U2‘s Joshua Tree Tour is on track to be the biggest tour of 2017, selling 2.4 million tickets across North and South America, the UK and Europe, and Mexico.
“I’m grateful that the tour has been so well received and humbled by its incredible success,” the band’s manager Guy Oseary (with Maverick) tells Billboard of the tour, celebrates the 30th anniversary of the band’s seminal 1987 album that includes hits “Where the Streets Have No Name,” “I Still Haven’t Found What I’m Looking For” and “With or Without You.”
“The album has a deeply meaningful place in so many peoples lives, mine as well,” Oseary adds. “To honor that is both challenging and a true privilege. I’m appreciative of everyone that has come out to and will be coming out to this tour.”
The North American leg of the Joshua Tree Tour was experienced by over 1 million fans, wrapping at FirstEnergy Stadium in Cleveland on July 1. Produced by Live Nation Global Touring, the stadium tour is now headed to Berlin’s DE Olympic Stadium after two sold out nights at UK Twickenham in London. U2 will also perform in Barcelona, Dubin, Paris, Amsterdam and Brussels before heading back to North America for nine additional dates, starting Sept. 3 at Ford Field in Detroit and wrapping Sept. 22 at Qualcomm Stadium in San Diego.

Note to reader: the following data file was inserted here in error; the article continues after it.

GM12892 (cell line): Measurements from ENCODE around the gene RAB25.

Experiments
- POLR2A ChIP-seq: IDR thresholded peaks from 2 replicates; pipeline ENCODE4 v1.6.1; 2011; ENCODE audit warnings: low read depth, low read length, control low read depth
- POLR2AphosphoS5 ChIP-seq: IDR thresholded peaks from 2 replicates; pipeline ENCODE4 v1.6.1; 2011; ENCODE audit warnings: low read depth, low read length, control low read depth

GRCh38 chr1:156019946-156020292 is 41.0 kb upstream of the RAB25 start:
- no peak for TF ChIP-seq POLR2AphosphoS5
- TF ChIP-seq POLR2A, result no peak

“This all started with a seed of an idea to only do one show,” Oseary explains. “That seed grew into a beautiful Joshua Tree adding more and more shows. I wish this tour could go everywhere, but we need to get back to finishing the new album.”
The band previewed the new song “The Little Things That Give You Away,” from their follow-up to 2014’s Songs of Innocence titled Songs of Experience, during their first stop on the tour May 12 at BC Place in Vancouver. Lead singer Bono told Rolling Stone in May that he hopes to have Songs of Experience out by early 2018.
When asked what he enjoyed most about U2’s current tour, Oseary says that meeting the fans — whether they’ve been there since day one or are attending their first U2 show — takes the cake. “For me, a U2 show is a spiritually awakening experience,” he suggests. “The fans play a big part in that. You can feel a sense of community and unity within the audience at these shows.”